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Friday, March 24, 2023

Biden: African-American history matters

President Biden on Monday hailed the contribution of African Americans to the creation of the United States at an event marking Black History Month.

“History matters, and African American history matters,” Biden said, addressing African American congressmen and government officials. Americans “can’t just choose … what we want to know,” Biden said. They need to know “what is good, what is bad, what is true and who we are as a nation,” he said.

His remarks in the East Room of the White House came at a time when some conservative Republicans, including Florida Governor Ron DeSantis, are pushing for a change in the way Black American history is taught in American schools. DeSantis is a potential Republican candidate for president in 2024.

Florida is also one of about 18 US states that have banned the teaching of critical race theory, a sociological concept that explores systemic racism, in recent years.

“As a nation, we will not build a better future for America by trying to erase America’s past,” Vice President Kamala Harris said ahead of Biden’s speech.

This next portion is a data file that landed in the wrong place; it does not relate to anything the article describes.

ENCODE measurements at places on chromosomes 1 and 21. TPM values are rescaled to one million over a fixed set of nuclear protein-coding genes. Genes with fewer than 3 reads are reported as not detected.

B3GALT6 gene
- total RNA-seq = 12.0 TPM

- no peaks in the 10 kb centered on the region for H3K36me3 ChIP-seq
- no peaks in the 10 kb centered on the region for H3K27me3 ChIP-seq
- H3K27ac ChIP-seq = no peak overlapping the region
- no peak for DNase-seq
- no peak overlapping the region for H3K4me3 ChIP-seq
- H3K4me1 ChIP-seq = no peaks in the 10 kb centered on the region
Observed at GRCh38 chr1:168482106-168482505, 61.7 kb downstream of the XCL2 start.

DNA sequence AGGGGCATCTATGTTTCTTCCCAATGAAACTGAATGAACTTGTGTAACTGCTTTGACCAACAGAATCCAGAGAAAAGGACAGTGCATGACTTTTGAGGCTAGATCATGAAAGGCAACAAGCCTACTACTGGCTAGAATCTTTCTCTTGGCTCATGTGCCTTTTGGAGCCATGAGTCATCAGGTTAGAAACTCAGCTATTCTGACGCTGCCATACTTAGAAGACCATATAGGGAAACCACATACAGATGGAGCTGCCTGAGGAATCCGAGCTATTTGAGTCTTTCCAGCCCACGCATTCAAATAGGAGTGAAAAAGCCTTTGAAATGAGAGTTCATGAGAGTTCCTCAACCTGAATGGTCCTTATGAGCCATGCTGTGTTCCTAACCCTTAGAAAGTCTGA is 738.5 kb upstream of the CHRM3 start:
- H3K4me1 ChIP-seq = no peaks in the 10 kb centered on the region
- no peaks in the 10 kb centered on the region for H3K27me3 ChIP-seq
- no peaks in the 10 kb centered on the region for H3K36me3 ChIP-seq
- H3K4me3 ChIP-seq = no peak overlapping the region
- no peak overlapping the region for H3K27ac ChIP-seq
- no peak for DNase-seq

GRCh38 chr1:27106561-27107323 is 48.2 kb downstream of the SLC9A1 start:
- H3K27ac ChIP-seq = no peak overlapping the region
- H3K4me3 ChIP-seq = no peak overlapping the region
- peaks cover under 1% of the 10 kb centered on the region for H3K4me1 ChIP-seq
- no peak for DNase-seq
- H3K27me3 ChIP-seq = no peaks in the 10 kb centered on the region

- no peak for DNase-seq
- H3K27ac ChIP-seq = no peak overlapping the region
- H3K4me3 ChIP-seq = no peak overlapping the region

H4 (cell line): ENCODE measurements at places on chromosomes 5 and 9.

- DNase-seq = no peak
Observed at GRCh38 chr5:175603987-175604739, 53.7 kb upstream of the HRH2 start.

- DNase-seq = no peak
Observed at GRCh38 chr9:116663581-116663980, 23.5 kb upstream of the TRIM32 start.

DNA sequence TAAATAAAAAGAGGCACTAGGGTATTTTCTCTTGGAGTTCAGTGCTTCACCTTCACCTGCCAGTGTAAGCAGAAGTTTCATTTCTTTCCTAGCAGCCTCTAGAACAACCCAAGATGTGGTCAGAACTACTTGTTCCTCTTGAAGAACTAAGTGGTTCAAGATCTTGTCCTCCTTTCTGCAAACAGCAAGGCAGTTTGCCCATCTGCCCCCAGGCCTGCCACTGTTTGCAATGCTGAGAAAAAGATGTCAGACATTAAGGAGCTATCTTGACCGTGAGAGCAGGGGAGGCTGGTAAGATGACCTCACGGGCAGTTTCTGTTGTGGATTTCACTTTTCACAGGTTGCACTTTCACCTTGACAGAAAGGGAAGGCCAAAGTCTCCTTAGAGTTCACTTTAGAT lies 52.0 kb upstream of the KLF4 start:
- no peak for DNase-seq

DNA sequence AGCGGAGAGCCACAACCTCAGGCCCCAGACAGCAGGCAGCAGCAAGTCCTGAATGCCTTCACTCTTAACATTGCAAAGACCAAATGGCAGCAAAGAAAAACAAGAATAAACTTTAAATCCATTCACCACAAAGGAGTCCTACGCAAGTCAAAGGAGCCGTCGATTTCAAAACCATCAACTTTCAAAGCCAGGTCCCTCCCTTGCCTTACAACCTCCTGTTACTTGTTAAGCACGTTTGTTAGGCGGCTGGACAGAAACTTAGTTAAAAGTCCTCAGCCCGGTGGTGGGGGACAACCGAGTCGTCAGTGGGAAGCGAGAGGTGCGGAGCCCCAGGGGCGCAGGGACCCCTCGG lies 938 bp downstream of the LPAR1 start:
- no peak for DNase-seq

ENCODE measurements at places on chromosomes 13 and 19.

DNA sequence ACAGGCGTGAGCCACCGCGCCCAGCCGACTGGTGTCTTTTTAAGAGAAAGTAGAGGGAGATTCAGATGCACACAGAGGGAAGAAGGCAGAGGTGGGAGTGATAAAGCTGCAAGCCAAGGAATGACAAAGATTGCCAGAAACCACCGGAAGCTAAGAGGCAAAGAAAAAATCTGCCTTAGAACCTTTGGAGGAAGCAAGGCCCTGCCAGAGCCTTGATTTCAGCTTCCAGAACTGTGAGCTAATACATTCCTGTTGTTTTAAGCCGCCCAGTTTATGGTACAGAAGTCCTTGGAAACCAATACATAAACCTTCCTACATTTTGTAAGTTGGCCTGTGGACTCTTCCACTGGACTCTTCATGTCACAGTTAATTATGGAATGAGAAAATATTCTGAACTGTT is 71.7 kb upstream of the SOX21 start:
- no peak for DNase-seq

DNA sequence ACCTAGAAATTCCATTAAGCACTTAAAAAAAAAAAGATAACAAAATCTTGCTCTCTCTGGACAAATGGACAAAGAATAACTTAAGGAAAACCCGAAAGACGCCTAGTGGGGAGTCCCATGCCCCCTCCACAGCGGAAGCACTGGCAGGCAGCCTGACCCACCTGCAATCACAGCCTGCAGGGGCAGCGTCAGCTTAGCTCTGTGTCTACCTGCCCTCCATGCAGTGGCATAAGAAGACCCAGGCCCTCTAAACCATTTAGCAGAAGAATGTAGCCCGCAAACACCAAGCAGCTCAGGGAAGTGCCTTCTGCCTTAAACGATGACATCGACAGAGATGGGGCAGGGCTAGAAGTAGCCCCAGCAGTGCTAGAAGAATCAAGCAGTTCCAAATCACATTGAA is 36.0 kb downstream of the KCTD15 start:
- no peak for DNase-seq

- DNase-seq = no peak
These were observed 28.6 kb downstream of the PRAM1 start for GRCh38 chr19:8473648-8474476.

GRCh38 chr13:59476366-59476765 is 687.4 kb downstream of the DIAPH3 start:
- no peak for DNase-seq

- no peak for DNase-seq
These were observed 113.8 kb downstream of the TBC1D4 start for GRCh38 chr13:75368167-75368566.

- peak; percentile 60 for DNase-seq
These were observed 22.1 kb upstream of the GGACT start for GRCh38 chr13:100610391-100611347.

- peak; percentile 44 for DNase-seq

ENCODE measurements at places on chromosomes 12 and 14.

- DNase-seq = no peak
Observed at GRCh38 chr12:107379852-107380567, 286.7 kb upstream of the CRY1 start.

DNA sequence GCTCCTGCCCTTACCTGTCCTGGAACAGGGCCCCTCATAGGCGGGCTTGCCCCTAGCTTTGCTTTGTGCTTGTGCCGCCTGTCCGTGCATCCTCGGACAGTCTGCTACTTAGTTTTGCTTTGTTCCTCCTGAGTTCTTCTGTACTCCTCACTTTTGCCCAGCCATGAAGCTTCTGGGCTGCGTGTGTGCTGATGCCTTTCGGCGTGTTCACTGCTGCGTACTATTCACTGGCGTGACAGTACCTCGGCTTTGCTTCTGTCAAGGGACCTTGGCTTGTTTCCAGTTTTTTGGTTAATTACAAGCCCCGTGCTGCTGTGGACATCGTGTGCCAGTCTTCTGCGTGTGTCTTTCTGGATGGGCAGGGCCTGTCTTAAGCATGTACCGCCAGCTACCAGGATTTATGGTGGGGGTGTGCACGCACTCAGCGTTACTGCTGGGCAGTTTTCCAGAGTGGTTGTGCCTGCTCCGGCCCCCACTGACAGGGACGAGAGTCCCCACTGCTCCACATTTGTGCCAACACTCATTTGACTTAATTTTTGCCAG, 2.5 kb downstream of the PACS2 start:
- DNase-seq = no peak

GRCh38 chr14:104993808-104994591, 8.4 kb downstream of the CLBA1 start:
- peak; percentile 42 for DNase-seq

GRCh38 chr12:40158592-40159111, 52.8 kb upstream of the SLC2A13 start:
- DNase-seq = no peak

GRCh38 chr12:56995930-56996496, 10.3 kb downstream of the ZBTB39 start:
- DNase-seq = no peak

Last week, Biden brought together the families of those killed in hate crimes for a screening of Till, a film about Emmett Till, a 14-year-old black boy whose 1955 murder inspired the civil rights movement.

According to the U.S. Census Bureau in 2021, about 50 million Americans, or about 15% of the U.S. population, identify as “exclusively African American” or “of another race.”

Past presidents have often used Black History Month to celebrate broken promises made to black Americans.

In a 1986 proclamation, Ronald Reagan declared the month a holiday, stating that “the American experience and character cannot be fully understood until knowledge of African-American history takes its rightful place. in our schools and studies.

Many Americans are “fighting,” as Reagan noted, “for the full and unfettered recognition of the constitutional rights of all.”

Noting the theme of historian Carter Woodson’s 2008 celebration and the origins of multiculturalism, then-President George W. Bush said in his speech, “Our nation is now stronger and more full of hope because generations of leaders like (Woodson) have worked to help America fulfill its promise of equality and the great truth that all of God’s children are created equal.”

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